10.3 Investigating Land-Atmosphere Interactions using the North American Soil Moisture (NASM) Database

Thursday, 10 January 2013: 11:30 AM
Room 15 (Austin Convention Center)
Steven M. Quiring, Texas A&M University, College Station, TX; and T. W. Ford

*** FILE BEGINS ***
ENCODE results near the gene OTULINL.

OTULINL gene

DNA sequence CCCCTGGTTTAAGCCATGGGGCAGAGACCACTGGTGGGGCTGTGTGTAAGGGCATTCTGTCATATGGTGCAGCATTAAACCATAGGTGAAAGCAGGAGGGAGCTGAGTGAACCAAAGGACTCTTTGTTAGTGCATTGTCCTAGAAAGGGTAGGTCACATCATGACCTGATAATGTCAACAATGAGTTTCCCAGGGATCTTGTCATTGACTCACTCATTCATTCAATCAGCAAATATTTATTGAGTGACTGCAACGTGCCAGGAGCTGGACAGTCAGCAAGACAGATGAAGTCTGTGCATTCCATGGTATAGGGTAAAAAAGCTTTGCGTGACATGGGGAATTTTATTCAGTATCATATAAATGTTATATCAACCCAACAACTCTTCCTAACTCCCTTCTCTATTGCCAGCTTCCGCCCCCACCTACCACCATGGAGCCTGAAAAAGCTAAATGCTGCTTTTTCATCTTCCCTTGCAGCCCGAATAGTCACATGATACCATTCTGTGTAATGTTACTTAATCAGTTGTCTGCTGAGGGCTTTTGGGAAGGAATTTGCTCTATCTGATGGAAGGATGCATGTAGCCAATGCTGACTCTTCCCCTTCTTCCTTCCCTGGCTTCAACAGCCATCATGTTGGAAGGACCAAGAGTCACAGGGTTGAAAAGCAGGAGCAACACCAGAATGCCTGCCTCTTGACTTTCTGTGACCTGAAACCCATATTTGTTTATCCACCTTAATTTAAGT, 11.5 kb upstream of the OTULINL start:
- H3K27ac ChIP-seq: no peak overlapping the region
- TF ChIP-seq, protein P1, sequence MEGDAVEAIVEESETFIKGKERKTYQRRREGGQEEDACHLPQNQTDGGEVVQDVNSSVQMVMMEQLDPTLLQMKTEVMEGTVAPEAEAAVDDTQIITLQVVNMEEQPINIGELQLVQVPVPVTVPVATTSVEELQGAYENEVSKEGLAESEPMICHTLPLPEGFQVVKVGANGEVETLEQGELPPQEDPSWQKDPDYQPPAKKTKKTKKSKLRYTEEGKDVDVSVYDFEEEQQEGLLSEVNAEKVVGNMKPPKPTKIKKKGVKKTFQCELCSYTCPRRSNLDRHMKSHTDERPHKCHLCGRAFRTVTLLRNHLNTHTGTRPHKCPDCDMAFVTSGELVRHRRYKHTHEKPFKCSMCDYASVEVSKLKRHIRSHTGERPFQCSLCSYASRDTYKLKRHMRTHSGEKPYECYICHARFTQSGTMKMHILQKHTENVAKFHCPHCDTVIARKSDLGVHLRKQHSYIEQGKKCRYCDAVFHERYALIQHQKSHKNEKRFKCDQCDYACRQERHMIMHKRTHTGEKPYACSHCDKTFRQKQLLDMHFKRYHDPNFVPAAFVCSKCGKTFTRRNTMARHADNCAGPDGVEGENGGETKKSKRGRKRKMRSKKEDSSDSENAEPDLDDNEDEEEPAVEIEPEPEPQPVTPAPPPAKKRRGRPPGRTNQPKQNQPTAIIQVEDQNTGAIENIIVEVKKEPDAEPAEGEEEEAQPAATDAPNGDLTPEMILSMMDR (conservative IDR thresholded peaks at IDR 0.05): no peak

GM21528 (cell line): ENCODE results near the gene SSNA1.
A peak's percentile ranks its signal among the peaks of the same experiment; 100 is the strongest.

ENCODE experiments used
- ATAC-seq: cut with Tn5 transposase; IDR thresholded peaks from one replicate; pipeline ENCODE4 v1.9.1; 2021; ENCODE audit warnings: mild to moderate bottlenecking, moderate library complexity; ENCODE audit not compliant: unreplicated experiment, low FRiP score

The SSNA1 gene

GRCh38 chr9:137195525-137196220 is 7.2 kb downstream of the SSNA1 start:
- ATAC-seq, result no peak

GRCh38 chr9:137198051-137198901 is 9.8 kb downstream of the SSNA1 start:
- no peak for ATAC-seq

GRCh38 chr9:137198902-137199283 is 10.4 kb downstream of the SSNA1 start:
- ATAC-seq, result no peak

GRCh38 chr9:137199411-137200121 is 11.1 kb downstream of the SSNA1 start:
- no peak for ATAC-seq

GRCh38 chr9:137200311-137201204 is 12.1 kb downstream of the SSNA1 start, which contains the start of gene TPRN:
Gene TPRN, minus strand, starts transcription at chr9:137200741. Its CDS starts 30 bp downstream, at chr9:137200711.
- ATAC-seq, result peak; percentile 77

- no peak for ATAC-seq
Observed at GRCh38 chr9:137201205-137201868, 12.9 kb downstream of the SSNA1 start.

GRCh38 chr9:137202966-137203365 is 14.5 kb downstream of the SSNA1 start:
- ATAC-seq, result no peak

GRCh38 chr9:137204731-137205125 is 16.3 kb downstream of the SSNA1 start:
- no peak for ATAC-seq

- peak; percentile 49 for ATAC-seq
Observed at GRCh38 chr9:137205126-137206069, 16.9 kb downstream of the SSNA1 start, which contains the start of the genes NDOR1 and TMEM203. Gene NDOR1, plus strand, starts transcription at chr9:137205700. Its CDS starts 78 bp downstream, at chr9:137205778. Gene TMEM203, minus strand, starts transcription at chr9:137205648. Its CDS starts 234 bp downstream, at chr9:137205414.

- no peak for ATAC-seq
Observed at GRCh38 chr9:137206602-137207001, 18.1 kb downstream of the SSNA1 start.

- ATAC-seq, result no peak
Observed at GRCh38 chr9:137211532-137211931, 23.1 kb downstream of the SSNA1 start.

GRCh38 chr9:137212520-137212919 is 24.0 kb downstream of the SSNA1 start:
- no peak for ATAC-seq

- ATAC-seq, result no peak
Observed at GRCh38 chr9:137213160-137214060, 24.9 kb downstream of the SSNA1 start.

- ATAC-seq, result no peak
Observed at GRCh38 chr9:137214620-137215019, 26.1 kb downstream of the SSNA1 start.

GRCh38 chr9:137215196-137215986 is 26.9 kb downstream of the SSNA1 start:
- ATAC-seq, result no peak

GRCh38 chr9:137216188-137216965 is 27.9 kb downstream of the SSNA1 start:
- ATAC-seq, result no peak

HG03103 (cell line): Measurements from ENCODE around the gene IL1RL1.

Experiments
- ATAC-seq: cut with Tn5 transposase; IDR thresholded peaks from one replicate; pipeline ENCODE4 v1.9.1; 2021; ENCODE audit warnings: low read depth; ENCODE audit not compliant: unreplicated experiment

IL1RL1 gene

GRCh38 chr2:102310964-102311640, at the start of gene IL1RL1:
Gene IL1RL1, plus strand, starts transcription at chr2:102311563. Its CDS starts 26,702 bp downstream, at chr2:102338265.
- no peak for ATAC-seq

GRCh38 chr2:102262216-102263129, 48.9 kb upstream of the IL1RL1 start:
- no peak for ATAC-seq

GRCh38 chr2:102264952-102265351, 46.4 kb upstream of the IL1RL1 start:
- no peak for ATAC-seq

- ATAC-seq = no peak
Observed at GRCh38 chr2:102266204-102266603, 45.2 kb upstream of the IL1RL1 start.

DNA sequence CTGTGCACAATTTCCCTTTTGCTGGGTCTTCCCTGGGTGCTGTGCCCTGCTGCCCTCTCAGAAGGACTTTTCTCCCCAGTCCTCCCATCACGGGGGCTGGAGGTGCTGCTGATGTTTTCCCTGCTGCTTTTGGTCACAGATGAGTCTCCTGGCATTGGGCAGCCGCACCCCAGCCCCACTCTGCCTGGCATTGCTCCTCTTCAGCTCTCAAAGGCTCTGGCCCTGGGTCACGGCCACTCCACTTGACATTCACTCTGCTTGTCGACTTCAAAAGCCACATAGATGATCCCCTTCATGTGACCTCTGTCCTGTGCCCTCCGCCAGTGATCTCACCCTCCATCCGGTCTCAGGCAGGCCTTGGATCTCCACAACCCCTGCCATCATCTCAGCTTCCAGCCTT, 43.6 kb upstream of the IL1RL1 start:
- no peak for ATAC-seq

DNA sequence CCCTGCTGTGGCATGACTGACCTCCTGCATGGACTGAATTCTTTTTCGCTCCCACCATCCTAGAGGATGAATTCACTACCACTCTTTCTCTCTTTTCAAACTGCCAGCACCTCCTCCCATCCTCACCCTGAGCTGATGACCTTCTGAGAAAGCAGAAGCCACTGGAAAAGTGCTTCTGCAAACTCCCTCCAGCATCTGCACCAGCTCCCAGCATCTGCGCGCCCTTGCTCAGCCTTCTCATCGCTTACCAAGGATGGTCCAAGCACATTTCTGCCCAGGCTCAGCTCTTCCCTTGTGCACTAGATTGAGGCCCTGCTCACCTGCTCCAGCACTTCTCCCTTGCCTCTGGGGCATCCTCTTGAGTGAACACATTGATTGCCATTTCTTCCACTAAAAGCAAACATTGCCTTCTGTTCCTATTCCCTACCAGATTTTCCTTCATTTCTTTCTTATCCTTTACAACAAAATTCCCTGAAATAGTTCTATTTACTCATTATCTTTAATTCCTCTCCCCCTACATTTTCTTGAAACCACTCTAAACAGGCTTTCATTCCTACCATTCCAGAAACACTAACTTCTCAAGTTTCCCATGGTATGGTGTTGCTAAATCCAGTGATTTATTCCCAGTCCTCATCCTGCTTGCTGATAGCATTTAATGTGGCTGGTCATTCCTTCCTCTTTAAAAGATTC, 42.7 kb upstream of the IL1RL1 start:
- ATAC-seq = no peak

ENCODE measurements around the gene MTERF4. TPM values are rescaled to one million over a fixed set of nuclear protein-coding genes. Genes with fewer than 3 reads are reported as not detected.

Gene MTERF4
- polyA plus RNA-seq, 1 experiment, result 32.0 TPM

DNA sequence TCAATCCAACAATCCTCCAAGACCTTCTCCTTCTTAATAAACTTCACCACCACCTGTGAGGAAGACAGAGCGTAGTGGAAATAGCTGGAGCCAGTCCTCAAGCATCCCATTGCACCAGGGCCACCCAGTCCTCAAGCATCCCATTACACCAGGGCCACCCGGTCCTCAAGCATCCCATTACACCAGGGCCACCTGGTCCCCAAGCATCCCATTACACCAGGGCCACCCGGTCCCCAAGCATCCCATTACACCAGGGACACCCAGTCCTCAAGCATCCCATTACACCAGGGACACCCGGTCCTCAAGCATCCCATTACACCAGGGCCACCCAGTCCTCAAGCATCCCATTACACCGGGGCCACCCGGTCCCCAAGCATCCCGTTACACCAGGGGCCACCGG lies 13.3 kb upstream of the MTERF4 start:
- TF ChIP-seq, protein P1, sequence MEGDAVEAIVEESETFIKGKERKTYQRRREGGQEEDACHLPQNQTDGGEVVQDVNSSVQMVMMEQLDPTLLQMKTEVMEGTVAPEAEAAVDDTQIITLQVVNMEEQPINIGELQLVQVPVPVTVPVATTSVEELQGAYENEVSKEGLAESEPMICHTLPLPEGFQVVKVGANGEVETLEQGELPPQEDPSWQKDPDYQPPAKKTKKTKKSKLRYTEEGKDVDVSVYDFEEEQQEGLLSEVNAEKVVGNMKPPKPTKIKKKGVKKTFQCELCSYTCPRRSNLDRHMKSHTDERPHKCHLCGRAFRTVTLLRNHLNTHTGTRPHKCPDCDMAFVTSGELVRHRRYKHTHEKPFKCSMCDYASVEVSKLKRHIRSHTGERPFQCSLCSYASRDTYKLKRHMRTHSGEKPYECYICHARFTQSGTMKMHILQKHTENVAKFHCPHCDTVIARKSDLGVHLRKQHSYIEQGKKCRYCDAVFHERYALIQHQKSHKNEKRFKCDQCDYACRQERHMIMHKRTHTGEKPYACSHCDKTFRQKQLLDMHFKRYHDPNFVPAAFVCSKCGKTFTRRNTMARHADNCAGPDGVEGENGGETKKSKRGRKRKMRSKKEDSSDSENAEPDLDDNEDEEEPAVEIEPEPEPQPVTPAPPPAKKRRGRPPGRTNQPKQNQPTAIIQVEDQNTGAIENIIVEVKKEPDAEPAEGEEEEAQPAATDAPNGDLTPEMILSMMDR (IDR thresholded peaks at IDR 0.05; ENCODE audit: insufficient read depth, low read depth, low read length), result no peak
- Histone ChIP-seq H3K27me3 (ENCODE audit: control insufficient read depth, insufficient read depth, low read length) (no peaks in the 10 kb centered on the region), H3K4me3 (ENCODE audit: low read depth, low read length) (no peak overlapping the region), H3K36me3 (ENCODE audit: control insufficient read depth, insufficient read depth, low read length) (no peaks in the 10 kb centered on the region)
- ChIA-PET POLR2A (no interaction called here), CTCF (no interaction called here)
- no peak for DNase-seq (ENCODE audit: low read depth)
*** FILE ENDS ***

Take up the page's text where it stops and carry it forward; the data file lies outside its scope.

Soil moisture is an important variable in the climate system. To date, relatively little work has been done to assemble and homogenize in situ measurements of soil moisture and to utilize these measurements for investigating land-atmosphere interactions. This research addresses the critical need to develop high quality soil moisture datasets from disparate sources and to use these data to improve our understanding of climatic variability on seasonal to interannual timescales. The North American Soil Moisture Database is a harmonized and quality-controlled soil moisture dataset that is being developed to support investigations of land-atmosphere interactions, validating the accuracy of soil moisture simulations in global land surface models, and describing how soil moisture influences climate on seasonal to interannual timescales. Currently the database contains soil moisture data from >1,200 stations in the United States. The data is subjected to rigorous quality control procedures. These data will be published on a dedicated website and made available to the scientific community to support research efforts such as Decadal and Regional Climate Prediction Using Earth System Models (EaSM), the Soil Moisture and Ocean Salinity (SMOS) satellite recently launched by the European Space Agency and NASA's Soil Moisture Active and Passive (SMAP) mission (planned launch in 2015). The research presented here demonstrates how these data can be used to develop a better understanding of how soil moisture influences climate on seasonal to interannual timescales.
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